3 Wine Pairings for Your Next Al Fresco BBQ
With all this gorgeous weather we've been having recently, it's the perfect time to enjoy some al fresco dining at home with friends and family. Although there's plenty of barbecue dishes you can think of to throw on the BBQ grill, what type of drinks are best served with barbecue food? Believe it or not, there's plenty of wines that'll pair perfectly with a freshly grilled meal straight off your custom BBQ island. Regardless of the dish, you'll want to include a refreshing and crisp selection to go with your grilled feast.
As our friends at the CA Wine Club say, “Having fun, and experimenting is the ultimate secret to creating a magical food and wine experience.”
Traditional BBQ chicken and lemon garlic asparagus
For a traditional BBQ chicken with a side of lemon garlic asparagus, you’ll want to go with a white wine for sure. If you want a smoother, refreshing taste, serve a chilled, lighter-bodied Italian Pinot Grigio in a small wine glass with a rim that tapers inward to enhance the bouquet. We recommend such a glass for all wines, especially white wines. You can do a comparison yourself and see the difference. Pour the same wine in two glasses, a larger and a smaller glass with a tapering rim, and you’ll be amazed at the difference in smell and taste.
If you want something more interesting, spicier, and more conspicuous on the tongue, go with a lightly-chilled Sauvignon blanc made from grapes grown in a warmer region like California.
Grilled BBQ pork ribs and seasoned potatoes
If you're interested in mixing it up with some grilled ribs and seasoned potatoes, be sure to serve something that will stand up to the meaty goodness of the entrée like a rich Syrah or fruity Zinfandel. Go for a loud full-bodied Zinfandel with high acidity and moderate tannins, something jammy, briary, and brambly, with sweetly aromatic notes of fruit and berries. That would contrast best with spicier ribs, though you could also go with a complex, high-tannins Syrah to add some grip if you prepare your ribs a little less spicy.
Grilled shrimp and sautéed veggies
If you’re cooking grilled shrimp and sautéed vegetables, pair a rich, medium-bodied white wine for a really zesty combination. Pick a well-balanced Chardonnay with notes of lemon to add some bright, perky, acidity and rounded out with subtle hints of buttery flavored notes.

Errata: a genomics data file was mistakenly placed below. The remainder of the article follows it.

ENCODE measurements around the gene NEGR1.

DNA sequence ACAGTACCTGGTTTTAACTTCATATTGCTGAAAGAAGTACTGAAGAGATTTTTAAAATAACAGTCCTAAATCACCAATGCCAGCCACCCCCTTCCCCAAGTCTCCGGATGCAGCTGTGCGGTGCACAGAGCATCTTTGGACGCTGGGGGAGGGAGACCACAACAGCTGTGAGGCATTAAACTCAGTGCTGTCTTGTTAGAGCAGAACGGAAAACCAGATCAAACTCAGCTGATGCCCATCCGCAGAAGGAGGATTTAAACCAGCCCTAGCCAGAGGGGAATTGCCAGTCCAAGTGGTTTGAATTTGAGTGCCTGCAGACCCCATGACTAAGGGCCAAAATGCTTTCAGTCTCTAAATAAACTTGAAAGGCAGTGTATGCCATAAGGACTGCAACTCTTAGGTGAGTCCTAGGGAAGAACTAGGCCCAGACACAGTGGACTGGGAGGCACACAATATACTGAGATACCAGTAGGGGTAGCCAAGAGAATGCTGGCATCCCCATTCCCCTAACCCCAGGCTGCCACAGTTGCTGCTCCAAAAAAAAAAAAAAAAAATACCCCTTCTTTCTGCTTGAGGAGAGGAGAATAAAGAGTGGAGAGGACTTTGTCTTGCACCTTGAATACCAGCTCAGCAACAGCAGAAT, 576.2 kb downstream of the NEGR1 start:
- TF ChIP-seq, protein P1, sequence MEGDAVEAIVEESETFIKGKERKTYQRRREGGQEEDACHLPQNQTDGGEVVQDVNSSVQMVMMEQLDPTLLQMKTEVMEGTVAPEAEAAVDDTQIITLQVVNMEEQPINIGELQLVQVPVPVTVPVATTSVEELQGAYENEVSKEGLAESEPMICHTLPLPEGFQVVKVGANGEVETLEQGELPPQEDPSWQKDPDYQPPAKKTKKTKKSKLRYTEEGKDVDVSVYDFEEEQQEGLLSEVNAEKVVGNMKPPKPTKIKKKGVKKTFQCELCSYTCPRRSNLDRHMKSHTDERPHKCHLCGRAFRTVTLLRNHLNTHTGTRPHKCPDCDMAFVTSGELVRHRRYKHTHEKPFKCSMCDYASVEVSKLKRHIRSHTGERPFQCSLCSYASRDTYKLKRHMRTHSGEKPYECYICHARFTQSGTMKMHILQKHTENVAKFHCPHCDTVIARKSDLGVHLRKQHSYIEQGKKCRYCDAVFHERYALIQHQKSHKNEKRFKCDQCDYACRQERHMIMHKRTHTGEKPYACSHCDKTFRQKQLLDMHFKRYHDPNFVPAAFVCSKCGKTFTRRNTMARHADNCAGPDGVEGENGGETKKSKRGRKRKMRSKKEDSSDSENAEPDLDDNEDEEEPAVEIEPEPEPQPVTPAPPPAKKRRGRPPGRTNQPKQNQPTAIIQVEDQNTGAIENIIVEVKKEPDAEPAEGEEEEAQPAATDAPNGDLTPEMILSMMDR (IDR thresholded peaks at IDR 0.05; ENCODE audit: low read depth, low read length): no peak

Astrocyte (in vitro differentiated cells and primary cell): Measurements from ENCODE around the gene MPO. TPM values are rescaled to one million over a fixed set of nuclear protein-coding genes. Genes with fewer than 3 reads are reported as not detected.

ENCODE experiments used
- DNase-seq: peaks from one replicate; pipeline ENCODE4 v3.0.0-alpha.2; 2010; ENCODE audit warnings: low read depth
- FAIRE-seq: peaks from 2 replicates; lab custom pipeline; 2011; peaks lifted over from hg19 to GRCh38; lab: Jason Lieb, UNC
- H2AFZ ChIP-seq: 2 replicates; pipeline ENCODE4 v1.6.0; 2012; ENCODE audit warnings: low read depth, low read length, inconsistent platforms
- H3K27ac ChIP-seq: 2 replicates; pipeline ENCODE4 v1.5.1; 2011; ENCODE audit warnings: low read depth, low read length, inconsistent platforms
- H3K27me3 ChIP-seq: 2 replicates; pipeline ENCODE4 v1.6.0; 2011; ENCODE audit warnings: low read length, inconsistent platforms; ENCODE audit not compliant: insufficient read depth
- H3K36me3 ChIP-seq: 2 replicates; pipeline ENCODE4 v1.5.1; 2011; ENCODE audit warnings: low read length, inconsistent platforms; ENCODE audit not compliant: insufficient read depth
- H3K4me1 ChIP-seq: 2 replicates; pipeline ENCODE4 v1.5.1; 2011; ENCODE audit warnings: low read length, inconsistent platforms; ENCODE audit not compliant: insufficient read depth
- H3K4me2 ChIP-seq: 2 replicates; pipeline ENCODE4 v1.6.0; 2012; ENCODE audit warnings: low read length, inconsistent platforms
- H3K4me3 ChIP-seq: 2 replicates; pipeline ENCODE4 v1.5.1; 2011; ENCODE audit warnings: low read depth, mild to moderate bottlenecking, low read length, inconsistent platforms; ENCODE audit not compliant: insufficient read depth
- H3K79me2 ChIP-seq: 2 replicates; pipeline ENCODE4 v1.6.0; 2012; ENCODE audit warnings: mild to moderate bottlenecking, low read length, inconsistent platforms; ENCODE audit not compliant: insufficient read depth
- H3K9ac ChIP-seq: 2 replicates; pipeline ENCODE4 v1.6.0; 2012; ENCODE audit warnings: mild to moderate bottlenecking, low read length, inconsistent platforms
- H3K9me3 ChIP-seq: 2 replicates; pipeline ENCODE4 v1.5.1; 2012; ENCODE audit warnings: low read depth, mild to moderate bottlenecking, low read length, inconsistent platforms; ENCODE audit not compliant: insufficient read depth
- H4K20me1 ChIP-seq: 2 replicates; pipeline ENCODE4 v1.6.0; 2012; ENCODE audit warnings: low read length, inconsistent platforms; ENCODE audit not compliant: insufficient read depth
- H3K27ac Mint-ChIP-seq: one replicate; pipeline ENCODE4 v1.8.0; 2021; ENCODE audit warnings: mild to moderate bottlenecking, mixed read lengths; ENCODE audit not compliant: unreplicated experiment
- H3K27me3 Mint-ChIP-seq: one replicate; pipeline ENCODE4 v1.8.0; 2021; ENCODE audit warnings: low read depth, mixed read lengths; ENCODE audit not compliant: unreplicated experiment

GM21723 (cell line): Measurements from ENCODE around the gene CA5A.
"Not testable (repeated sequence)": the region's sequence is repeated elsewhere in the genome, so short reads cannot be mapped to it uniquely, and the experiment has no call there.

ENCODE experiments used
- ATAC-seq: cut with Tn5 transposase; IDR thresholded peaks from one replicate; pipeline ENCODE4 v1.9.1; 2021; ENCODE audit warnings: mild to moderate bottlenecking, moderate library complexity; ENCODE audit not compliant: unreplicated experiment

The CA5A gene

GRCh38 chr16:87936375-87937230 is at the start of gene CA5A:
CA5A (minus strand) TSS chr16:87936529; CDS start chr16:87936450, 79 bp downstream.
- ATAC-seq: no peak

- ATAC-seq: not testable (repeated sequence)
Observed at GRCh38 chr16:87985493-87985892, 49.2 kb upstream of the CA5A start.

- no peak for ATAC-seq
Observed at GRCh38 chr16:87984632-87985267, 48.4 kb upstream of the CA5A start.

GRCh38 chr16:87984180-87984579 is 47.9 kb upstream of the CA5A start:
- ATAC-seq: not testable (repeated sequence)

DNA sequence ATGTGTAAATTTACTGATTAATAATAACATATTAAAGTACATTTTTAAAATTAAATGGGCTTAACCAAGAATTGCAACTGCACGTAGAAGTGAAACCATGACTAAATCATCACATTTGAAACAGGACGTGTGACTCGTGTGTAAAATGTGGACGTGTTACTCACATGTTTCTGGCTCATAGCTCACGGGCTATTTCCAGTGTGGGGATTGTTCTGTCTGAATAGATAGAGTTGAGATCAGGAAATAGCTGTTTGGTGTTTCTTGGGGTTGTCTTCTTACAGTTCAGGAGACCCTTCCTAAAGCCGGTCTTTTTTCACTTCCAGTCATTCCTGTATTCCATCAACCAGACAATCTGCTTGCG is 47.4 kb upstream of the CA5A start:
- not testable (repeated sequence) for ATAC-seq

Of course, any fresh, light white wine will serve just about any kind of grilled seafood well, included grilled salmon, or tuna, or grilled lobster. But something bright, crisp, and zingy really adds something special to the meal.
A primer on how to enjoy wine
As with any wine, to really enjoy your wine the most, instead of just pouring and sipping away, take your time and get to know the wine (and your own tongue) as you pair it with your meal. Let it aerate by swirling it gently around the glass. Before drinking, put your nose right into the glass. This is an acceptable way to test and enjoy wine. All of he variations of wine smells absolutely wonderful and often judged by their scent and its potency.
Take a deep inhale with your nose in the glass and let the bouquet overwhelm your olfactory senses. Before you drink, go for another deep inhale, and if you’d like— a third is more than fine. Then tilt your glass and sip some wine and let it roll slowly backward from the tip of your tongue. If you pay attention you will notice the flavor change from sweeter to more astringent as it traverses the gradient of taste buds on your tongue.
Now it’s time to enjoy the wine and the meal with friends and family on the outdoor patio. Continue to enjoy slowly and thoughtfully. Drinking wine is one of the most underrated pleasures in life.